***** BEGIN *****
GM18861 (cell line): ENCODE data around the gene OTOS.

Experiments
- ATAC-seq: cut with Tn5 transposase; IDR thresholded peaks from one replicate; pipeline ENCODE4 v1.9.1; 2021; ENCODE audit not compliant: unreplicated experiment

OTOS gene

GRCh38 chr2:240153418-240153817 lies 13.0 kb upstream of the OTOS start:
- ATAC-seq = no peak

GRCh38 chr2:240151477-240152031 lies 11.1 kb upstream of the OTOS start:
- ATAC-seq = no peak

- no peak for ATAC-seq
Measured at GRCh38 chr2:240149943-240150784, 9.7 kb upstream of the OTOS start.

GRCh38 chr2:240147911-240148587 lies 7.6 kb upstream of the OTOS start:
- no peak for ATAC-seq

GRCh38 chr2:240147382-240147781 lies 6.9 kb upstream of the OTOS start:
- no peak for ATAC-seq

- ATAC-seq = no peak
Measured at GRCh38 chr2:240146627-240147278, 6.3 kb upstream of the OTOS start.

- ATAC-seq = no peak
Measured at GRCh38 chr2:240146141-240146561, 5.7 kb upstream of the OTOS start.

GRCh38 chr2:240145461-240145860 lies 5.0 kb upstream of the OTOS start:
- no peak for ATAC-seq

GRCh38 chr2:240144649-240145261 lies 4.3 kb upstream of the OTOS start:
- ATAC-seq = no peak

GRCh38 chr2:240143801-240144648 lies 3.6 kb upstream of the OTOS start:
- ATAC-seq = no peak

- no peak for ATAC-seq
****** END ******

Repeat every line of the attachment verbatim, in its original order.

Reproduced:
GM18861 (cell line): ENCODE data around the gene OTOS.

Experiments
- ATAC-seq: cut with Tn5 transposase; IDR thresholded peaks from one replicate; pipeline ENCODE4 v1.9.1; 2021; ENCODE audit not compliant: unreplicated experiment

OTOS gene

GRCh38 chr2:240153418-240153817 lies 13.0 kb upstream of the OTOS start:
- ATAC-seq = no peak

GRCh38 chr2:240151477-240152031 lies 11.1 kb upstream of the OTOS start:
- ATAC-seq = no peak

- no peak for ATAC-seq
Measured at GRCh38 chr2:240149943-240150784, 9.7 kb upstream of the OTOS start.

GRCh38 chr2:240147911-240148587 lies 7.6 kb upstream of the OTOS start:
- no peak for ATAC-seq

GRCh38 chr2:240147382-240147781 lies 6.9 kb upstream of the OTOS start:
- no peak for ATAC-seq

- ATAC-seq = no peak
Measured at GRCh38 chr2:240146627-240147278, 6.3 kb upstream of the OTOS start.

- ATAC-seq = no peak
Measured at GRCh38 chr2:240146141-240146561, 5.7 kb upstream of the OTOS start.

GRCh38 chr2:240145461-240145860 lies 5.0 kb upstream of the OTOS start:
- no peak for ATAC-seq

GRCh38 chr2:240144649-240145261 lies 4.3 kb upstream of the OTOS start:
- ATAC-seq = no peak

GRCh38 chr2:240143801-240144648 lies 3.6 kb upstream of the OTOS start:
- ATAC-seq = no peak

- no peak for ATAC-seq